The two accrediting bodies for American medical schools now say that meritocracy is "malignant" and that race has "no genetic or scientific basis," positions that many doctors worry will lower standards of care and endanger lives by discouraging vital genetic testing.
The Liaison Committee on Medical Education, which accredits all medical schools in North America, is cosponsored by the American Medical Association (AMA) and the Association of American Medical Colleges (AAMC)—the same groups that on Oct. 30 released a controversial guide to "advancing health equity" through "language, narrative, and concepts."
Those concepts include the ideas that "individualism and meritocracy" are "malignant narratives" that "create harm," that using race as a proxy for genetics "leads directly to racial health inequities," and that medical vulnerability is the "result of socially created processes" rather than biology.
Integrating these ideas into medicine, five professors and practicing doctors told the Washington Free Beacon, would be a catastrophe, resulting in underqualified doctors, missed diagnoses, and unscientific medical school curricula.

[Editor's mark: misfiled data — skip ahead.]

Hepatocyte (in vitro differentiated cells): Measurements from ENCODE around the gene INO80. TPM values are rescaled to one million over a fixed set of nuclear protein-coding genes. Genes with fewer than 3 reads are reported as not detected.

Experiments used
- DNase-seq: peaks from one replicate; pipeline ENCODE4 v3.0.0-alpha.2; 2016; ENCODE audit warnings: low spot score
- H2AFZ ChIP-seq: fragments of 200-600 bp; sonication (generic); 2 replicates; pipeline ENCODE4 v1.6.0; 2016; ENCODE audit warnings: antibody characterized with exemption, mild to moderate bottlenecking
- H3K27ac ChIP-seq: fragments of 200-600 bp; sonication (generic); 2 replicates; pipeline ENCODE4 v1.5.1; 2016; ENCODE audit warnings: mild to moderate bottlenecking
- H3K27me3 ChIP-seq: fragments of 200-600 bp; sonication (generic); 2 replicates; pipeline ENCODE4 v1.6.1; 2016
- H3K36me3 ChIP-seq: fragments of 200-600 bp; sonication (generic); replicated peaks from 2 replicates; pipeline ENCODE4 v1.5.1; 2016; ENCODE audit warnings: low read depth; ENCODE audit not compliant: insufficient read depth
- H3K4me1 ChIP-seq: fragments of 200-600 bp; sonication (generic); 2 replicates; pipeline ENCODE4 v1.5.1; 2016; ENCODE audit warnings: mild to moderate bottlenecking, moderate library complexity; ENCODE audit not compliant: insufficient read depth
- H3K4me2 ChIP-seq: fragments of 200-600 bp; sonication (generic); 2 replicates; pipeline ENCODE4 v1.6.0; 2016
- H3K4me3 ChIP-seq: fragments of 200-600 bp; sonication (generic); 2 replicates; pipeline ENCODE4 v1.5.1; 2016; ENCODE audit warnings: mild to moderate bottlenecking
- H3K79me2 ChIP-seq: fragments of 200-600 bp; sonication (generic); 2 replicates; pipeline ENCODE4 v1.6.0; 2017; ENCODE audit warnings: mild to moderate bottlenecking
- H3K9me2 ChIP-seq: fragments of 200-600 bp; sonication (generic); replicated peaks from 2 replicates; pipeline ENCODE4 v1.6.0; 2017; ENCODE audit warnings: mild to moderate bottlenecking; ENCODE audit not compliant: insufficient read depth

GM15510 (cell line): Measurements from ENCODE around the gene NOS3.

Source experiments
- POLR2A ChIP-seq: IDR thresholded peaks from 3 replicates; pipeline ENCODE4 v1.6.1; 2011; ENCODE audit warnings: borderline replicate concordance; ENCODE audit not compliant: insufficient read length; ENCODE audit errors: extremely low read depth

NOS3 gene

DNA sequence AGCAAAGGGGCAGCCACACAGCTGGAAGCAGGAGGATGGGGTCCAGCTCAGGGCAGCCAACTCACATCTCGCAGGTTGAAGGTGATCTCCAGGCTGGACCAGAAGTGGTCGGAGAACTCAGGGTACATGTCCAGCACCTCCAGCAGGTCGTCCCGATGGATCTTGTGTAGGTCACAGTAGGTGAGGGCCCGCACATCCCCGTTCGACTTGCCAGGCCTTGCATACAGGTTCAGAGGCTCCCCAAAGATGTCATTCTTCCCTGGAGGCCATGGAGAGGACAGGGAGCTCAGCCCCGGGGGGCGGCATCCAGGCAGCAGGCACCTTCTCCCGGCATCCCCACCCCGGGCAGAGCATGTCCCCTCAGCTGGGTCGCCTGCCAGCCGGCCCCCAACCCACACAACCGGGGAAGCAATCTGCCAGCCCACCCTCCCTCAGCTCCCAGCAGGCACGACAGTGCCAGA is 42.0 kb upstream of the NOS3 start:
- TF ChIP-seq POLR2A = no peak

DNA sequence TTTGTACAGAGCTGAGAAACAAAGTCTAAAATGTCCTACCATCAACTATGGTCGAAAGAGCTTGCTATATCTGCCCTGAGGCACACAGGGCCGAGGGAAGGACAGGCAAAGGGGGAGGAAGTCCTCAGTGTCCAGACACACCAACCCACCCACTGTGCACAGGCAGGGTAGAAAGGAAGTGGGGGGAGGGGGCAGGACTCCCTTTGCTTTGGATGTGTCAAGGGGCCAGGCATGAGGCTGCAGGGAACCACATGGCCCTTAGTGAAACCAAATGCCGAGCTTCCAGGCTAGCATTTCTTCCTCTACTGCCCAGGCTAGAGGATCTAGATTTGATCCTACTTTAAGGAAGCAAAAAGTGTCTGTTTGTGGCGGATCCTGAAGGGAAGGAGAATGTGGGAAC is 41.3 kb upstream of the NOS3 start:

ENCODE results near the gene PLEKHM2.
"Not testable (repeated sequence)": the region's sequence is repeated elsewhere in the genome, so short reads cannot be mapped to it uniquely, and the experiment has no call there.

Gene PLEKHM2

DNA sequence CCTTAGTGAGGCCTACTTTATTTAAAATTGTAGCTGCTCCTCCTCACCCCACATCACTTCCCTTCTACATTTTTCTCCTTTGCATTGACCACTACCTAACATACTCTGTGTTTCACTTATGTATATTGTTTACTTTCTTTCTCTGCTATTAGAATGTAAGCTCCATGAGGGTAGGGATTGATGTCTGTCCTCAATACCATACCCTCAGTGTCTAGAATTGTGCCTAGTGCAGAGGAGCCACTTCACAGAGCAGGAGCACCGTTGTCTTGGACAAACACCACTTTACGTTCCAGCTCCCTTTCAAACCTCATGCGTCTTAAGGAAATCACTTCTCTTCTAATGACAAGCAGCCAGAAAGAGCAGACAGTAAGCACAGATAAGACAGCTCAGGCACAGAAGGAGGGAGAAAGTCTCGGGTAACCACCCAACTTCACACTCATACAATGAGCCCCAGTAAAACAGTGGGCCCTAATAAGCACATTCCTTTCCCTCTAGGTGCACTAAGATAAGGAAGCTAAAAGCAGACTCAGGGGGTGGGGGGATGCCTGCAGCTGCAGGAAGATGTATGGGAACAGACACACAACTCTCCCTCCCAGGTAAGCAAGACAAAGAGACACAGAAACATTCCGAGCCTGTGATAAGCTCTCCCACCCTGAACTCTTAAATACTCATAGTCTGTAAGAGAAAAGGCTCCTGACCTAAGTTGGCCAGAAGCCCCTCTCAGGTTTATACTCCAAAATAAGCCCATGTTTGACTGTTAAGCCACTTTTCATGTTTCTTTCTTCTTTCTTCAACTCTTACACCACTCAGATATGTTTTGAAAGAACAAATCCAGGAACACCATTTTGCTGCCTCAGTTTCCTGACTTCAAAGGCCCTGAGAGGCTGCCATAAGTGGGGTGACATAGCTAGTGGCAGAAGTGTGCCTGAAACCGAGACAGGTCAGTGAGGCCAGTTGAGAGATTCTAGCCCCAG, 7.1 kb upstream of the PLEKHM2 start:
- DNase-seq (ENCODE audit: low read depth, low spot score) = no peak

The guidance won't just influence the way doctors talk, these practitioners said, but also what they know and how they treat patients. It could even make them unwilling to screen racial minorities for serious conditions—including many types of cancer—that they are more likely to inherit, on the mistaken belief that genes play no role in racial health disparities.
"Some vulnerability isn't about economic or social marginalization," said Jeff Singer, a general surgeon in Arizona. "A lot of conditions"—such as Tay-Sachs, which disproportionately impacts Ashkenazi Jews, and triple-negative breast cancer, which disproportionately affects black women—"vary based on genetics. We’re talking about matters of life and death here."
Singer's warning echoes the argument that five black professors in March made in the New England Journal of Medicine, where they described genetic denialism as "a form of naive ‘color blindness'" that would "perpetuate and potentially exacerbate disparities."